We are a participant in the Amazon Services LLC Associates Program, an affiliate advertising program designed to provide a means for us to earn fees by linking to Amazon.com and affiliated sites. If you are interested in purchasing any of the resources mentioned above, you can help support free programs like Mindful Mondays by navigating to them through the included links. Thank you for your support!

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  • Mindful Mondays: How Can Mindfulness Of Everyday Movement Support Well-Being And Stress Management?

    There are many ways mindfulness of movement supports our well-being.


    Mindfulness of movement supports readiness to learn and a sense of embodiment benefits both students and teachers. In this edition, we'll look more closely at the ways mindfulness of everyday movement can encourage us to move more, helping us release stress and tension, and how it can be a wonderful way to insert more moments of mindfulness into our lives.

     

    Most of us know how important movement is for our physical well-being. Physicians encourage lots of exercise to maintain a healthy body and mind. Many of us, however, have a hard time being active and sticking to our exercise regimen. The New York Times article, This Year, Make Your Fitness Resolution Stick encourages folks to maintain their fitness goals by explaining, “studies have shown that increasing the amount you move every day, by using a standing desk, walking your dog or taking the stairs instead of the elevator, reduces the risk of cardiovascular disease.” The study cited in the article itself concludes, "Both the total volume of sedentary time and its accrual in prolonged, uninterrupted bouts are associated with… mortality, suggesting that physical activity guidelines should target reducing and interrupting sedentary time to reduce risk for death” in U.S. middle-aged and older adults.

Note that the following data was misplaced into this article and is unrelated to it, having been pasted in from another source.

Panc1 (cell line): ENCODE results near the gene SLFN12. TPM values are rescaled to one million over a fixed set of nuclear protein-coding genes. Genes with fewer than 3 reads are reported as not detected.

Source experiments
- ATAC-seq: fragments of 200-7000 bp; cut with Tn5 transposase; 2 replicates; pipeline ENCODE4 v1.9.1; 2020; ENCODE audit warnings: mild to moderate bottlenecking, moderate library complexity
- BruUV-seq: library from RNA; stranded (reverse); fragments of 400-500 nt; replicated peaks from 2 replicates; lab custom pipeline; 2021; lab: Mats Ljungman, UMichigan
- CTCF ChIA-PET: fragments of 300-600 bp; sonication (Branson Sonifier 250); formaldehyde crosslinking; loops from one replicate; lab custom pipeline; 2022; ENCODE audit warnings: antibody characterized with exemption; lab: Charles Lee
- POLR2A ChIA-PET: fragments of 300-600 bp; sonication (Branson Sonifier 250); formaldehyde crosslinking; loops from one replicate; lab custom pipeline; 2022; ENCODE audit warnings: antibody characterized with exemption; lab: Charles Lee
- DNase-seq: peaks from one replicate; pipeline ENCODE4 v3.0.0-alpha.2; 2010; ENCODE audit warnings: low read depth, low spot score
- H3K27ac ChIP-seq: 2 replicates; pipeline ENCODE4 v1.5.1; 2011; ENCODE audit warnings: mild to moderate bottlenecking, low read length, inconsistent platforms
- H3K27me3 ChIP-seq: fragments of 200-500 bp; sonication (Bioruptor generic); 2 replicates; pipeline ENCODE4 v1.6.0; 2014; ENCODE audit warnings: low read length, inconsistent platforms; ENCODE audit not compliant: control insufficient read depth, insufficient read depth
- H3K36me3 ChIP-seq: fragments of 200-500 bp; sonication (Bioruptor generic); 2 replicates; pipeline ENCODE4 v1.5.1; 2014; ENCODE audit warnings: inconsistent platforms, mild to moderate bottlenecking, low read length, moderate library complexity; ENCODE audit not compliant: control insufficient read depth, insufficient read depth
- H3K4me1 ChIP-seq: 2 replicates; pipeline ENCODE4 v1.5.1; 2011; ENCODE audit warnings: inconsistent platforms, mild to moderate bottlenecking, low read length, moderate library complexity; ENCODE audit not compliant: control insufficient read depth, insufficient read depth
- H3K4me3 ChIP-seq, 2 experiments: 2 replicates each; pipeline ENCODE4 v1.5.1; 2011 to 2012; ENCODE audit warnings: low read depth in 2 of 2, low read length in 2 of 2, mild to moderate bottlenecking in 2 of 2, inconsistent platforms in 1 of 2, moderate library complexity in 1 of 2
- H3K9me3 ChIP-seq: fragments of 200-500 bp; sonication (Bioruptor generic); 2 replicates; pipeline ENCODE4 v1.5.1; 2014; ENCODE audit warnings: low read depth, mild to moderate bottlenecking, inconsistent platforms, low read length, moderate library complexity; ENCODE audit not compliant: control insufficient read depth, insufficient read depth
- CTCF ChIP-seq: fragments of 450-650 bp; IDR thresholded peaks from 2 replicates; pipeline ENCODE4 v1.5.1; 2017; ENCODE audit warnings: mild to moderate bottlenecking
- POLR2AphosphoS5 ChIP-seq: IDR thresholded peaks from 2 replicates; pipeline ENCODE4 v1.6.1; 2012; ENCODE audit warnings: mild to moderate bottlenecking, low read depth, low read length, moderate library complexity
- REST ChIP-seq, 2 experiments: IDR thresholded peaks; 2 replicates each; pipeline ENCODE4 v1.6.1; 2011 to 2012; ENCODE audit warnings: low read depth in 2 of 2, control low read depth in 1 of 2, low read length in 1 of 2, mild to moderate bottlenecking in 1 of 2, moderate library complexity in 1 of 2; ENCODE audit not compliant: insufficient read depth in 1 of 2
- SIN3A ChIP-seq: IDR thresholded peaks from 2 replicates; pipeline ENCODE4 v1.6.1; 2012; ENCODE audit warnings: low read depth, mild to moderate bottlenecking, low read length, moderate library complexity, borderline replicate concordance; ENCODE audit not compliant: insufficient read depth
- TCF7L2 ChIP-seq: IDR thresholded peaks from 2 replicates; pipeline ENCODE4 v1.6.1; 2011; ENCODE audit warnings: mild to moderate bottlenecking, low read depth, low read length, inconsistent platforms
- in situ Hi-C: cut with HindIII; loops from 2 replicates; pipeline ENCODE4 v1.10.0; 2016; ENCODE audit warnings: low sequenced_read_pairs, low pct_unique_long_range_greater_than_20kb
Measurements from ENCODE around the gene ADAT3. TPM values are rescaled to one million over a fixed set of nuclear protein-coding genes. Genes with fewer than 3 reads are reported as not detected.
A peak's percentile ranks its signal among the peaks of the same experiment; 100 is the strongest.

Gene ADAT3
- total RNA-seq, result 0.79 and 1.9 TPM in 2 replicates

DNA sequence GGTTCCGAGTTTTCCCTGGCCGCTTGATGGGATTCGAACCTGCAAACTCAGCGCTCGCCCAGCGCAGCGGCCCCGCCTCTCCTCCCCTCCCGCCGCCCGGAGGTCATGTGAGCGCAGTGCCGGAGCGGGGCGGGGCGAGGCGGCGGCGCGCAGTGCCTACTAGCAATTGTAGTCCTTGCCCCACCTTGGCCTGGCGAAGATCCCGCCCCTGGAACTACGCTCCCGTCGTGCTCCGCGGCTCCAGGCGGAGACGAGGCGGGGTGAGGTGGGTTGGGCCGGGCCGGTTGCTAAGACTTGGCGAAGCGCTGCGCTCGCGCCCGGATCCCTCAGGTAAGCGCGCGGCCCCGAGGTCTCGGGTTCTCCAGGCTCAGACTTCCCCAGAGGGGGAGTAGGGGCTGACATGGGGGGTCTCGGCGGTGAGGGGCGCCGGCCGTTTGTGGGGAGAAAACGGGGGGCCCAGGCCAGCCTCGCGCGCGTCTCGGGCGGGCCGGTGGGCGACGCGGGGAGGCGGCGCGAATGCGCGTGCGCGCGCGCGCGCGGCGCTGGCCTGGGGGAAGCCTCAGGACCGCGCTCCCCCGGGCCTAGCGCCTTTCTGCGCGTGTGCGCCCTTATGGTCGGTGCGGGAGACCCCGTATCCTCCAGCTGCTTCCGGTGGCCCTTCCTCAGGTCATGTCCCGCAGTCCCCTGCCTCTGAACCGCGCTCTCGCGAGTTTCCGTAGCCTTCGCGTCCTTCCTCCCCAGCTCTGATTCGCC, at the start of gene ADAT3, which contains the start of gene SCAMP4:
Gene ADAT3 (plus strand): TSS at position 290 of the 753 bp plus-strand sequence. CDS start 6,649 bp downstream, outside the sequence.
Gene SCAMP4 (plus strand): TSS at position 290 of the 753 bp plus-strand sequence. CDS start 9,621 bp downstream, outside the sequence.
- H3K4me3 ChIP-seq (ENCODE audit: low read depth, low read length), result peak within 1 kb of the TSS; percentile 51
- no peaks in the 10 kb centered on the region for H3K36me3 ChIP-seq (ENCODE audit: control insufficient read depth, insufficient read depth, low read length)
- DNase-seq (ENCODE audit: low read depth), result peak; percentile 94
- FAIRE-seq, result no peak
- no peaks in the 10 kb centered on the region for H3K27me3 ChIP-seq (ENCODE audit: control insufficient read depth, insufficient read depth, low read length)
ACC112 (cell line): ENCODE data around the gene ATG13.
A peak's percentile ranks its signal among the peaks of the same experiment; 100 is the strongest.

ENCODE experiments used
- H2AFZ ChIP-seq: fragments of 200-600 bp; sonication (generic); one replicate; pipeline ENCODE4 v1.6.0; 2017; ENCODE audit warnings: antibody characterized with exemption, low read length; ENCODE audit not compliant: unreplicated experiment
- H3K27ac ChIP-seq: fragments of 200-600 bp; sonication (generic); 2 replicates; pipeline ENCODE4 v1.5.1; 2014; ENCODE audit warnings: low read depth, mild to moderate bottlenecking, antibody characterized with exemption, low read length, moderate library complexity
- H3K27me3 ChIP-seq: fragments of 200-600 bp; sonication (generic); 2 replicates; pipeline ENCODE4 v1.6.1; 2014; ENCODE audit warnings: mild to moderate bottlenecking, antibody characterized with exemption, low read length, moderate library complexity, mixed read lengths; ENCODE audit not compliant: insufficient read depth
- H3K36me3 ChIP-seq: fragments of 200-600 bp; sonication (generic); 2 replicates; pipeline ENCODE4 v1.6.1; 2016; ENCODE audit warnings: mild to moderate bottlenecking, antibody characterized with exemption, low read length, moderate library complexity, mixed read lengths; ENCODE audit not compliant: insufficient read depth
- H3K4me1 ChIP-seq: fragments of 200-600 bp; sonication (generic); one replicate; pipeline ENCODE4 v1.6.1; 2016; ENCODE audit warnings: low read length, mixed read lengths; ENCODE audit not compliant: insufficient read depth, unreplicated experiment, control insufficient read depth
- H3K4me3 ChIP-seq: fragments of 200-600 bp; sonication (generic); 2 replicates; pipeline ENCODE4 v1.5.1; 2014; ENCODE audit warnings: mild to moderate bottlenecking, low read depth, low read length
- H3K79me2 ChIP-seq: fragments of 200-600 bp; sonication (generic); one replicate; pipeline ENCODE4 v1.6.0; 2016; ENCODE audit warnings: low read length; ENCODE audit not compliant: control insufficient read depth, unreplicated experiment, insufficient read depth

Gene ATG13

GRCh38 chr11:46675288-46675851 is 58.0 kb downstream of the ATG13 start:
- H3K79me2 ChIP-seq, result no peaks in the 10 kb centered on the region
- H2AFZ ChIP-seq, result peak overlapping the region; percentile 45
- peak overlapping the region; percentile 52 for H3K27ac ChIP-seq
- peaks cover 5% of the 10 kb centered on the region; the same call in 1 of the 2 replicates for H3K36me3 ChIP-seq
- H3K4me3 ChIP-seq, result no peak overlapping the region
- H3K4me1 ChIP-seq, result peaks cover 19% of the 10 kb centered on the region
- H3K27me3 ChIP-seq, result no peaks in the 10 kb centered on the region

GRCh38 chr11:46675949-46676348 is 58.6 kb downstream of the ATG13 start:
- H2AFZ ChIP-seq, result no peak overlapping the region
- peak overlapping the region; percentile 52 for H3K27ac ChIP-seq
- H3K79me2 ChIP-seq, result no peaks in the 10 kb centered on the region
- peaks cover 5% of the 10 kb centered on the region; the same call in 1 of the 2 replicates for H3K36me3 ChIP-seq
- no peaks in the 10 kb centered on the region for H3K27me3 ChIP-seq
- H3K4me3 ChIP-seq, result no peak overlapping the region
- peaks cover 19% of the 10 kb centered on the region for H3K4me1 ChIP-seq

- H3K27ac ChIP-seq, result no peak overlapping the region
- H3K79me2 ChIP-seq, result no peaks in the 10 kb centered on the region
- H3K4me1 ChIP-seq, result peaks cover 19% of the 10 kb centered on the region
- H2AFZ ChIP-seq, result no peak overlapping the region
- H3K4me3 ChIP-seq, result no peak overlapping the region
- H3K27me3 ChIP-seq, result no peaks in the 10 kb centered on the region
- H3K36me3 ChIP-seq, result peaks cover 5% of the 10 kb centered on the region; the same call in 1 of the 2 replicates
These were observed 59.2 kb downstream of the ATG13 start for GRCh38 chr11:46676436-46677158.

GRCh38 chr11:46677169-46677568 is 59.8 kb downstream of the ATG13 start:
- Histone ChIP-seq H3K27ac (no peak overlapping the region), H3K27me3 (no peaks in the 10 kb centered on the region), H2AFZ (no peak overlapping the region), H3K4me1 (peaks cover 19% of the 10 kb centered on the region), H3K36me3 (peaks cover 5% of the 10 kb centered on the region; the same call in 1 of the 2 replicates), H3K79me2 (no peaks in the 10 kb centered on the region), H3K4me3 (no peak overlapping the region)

Clearly movement is important and yet many struggle to maintain their exercise and movement goals.  


    The article cites the abysmal statistics of people who actually keep their exercise resolutions two months after starting them (37% for folks in their 20’s and 16% for folks over 50). It also states that although "150 minutes per week of moderate intensity exercise like speed walking or swimming, or 75 minutes per week of intense exercise, like H.I.I.T. (High-Intensity Interval Training) or jogging, is the minimum amount of exercise needed to achieve maximum medical benefit…. The most effective form of exercise is the type that someone will consistently perform.” 

     

    Being consistent and sticking to an exercise program is the most important thing. It can be extremely difficult, however, to include movement and physical activity into our daily life or even for our students in the classroom. Most of us spend too much time sitting and so do our kids. Many students sit throughout the day and get minimal recess or physical education. This can make it extremely difficult for them to focus and learn but also creates sedentary habits that can have damaging effects on our children’s long-term health.